Travellers always hope for the likes of stunning blue skies, crystal clear waters, wonderful company and a holiday experience of a lifetime but this doesn’t always happen. However, when it does, it’s magic. We didn’t want to get our hopes up but we couldn’t help it. Expectations were high as we boarded Coral Expeditions II in Cairns for a four-night sailing around the Great Barrier Reef.

The boutique expedition ship is designed to explore the shallow reefs and unique destinations dotted along the north Queensland coast and caters for a maximum of 44 guests. Our cruise had just 22 passengers, mostly from Australia, which made for a personal and convivial cruise experience. The Great Barrier Reef itinerary runs throughout the year and, even if the ship only has a handful of bookings, the trip still goes ahead.

Leaving from Cairns

Enjoying the view

Our itinerary was set to begin with an overnight sail to Cooktown followed by a night anchored at Lizard Island, then two days cruising down the coast with visits to some of Queensland’s most spectacular reefs. However, with grey skies and strong winds forecast, we could not help but wonder how our much-anticipated trip was going to pan out. While it is impossible to control the weather, we were hoping Mother Nature would be kind.

This is what we were hoping for …. but would we get it?

Life onboard Coral Expeditions II follows a set schedule for meals and activities which can take some getting used to, particularly for travellers like us who are used to large cruise ships with a ‘go as you please’ vibe. However, this arrangement has many advantages. You never miss out on an activity because you are waiting for things to be ready, whether it’s lunch or a snorkelling trip, and it is easy to make the most of your time onboard and ashore. The crew run Coral Expeditions II like a well-oiled machine, ensuring everything starts on time and passengers are never left waiting.

Meals happen at set times (and are delicious!)

It was 6pm and time for predinner drinks according to the Daily Schedule placed on our bed, so we headed upstairs to the bar. Well-priced drinks are available at pub prices, including an interesting choice of locally brewed beers with some top drops from nearby Cairns. While the bar is only staffed during the cocktail hour, you can order a drink anytime you like by letting the crew know. Drinks can be enjoyed in the air-conditioned lounge or on the back deck where you can watch the scenery pass by.

Top deck bar & lounge

Drinks can also be enjoyed outside

Dinner was a seafood smorgasbord piled high with oysters, prawns and Moreton Bay bugs and accompanied by gourmets salads, with cheesecake for dessert. Dietary requirements are handled with aplomb. Our ‘no seafood’ request when we booked was noted and we were offered a juicy steak which was equally superb. After dinner we rolled back to our cabin – literally and figuratively – as the swell had picked up. Coral Discoverer II does move around more than a larger ship but this isn’t a problem, provided you have some medication if you are prone to seasickness. We were fine and enjoyed the feeling of sailing rather than being on a floating hotel.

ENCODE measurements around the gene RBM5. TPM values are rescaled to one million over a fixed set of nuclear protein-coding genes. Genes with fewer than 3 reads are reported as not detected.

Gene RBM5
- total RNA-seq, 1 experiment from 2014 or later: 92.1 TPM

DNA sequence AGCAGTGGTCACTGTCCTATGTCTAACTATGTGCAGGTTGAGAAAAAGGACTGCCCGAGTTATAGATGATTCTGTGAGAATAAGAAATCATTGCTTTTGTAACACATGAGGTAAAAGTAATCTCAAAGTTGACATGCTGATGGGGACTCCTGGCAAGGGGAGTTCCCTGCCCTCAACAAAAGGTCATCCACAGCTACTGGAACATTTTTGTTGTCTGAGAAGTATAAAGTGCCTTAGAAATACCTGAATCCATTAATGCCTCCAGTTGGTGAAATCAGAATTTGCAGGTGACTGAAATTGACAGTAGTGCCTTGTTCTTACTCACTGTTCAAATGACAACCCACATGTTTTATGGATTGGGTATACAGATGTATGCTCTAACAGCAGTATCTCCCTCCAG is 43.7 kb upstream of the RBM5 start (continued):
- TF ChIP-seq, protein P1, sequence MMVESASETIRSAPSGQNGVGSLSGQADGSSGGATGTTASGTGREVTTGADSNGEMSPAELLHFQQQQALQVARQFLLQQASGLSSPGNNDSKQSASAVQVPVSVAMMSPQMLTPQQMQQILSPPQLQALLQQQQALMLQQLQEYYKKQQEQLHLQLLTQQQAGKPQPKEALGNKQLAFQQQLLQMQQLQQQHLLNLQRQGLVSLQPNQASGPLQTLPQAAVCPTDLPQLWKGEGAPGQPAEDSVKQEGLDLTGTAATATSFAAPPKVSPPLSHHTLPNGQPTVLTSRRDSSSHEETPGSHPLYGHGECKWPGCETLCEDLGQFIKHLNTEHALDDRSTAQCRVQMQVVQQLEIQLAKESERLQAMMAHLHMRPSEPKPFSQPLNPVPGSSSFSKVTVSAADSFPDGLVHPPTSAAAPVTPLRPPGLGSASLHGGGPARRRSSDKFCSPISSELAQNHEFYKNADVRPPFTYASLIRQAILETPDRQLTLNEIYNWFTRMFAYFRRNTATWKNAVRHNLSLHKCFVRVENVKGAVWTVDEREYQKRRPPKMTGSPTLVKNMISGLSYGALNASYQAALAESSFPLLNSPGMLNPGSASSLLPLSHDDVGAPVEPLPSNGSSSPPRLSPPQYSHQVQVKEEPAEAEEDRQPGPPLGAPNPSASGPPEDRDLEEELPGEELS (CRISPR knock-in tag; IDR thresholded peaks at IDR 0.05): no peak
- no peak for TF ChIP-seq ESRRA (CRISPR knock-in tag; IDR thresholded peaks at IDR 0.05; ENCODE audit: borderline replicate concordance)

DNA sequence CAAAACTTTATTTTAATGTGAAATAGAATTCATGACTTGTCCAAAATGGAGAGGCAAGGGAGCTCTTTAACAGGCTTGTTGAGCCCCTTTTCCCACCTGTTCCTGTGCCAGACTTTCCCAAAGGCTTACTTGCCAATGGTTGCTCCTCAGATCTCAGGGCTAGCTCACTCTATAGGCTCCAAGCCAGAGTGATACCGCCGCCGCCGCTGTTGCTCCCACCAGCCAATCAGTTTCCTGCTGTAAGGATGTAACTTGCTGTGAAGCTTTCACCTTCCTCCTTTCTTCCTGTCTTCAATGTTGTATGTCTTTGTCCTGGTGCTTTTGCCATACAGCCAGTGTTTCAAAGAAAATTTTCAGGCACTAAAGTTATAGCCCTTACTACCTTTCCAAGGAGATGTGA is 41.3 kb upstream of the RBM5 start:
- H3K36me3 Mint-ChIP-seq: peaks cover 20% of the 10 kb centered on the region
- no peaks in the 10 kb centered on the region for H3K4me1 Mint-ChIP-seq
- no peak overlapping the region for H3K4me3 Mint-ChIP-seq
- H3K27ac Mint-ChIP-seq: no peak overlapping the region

Accommodation is in roomy wood panelled cabins with a choice of either double or twin beds, and an ensuite with a surprisingly large shower and plenty of hot water. Our cabin was on the top deck but we discovered that we would have been equally happy with one of the (cheaper) cabins on Deck 2. On a trip like this you are seldom in your room and there are plenty of lovely spots to relax around the ship if you want to curl up with a book.

Upper Deck Stateroom

The itinerary is subject to change and so it was for us as we were due in Cooktown on Anzac Day. Coral Expeditions II usually stops in Cooktown for the morning so passengers can visit the museum and other attractions but we arrived before dawn to attend the Anzac Day Dawn Service instead. Coral Discoverer II docked at a jetty in town and we strolled through Cooktown in the dark, following our Coral Expeditions’ Tour Leader Bec to the park where the service would be held. Cooktown has just over 3,000 residents and many of them attended the low-key yet poignant service. As all the usual attractions were closed for the public holiday, we stayed just long enough for a quick look around town then reboarded the ship for the three-hour journey to Lizard island.

Enjoying the view